Undoubtedly, the upcoming Presidency will present the Netherlands with a substantial challenge; these are challenging times. However, the country is an old hand in the EU, and despite facing a different environment to 2004, it has a depth of experience to call upon.
In addition - given the objective they have set themselves of creating connections - it can call upon a political history of consultation and coalition building. As a medium-sized European country, it has the necessary resources to manage the demands of the Presidency.
So, will the Dutch Presidency deliver a lasting legacy? Koenders believes it will. "An inter-institutional agreement better regulation may be a heaven for diplomats, but it won't make hearts beat. I understand that," he said.
"However, once we start delivering better laws and rules that help kickstart growth in the real economy, with real jobs for real people, citizens will thrive and the EU will flourish. I am confident that we can do this, and I am convinced that our best days lie ahead of us."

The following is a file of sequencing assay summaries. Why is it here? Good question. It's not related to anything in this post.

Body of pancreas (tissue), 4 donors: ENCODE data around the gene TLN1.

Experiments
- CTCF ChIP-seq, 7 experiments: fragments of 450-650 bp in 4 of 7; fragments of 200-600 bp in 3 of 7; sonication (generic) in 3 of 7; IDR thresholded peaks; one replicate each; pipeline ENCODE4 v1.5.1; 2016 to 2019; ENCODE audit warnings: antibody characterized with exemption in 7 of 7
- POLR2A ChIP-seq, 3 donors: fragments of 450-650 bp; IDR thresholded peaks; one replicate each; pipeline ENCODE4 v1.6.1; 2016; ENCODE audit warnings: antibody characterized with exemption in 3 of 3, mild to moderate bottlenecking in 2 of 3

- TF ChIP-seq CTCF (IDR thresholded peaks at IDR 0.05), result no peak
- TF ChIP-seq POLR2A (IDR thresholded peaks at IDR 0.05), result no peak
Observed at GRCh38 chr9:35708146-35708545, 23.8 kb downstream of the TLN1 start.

Recent events have demonstrated that the Union - the European Commission, the European Parliament and the member states as members of the Council - is properly equipped to deal with major issues.
The historic experience of the Netherlands in building consensus will help keep the European Union focused and on course during the coming six months.
The value of this should not be underestimated; peace, security, prosperity and democracy are often only noticeable by their absence.
An effective EU, focused on the essentials of delivering innovative growth and jobs and on making connections, is the ideal way to preserve this for all Europe's citizens. With the Netherlands, we are in a safe pair of hands.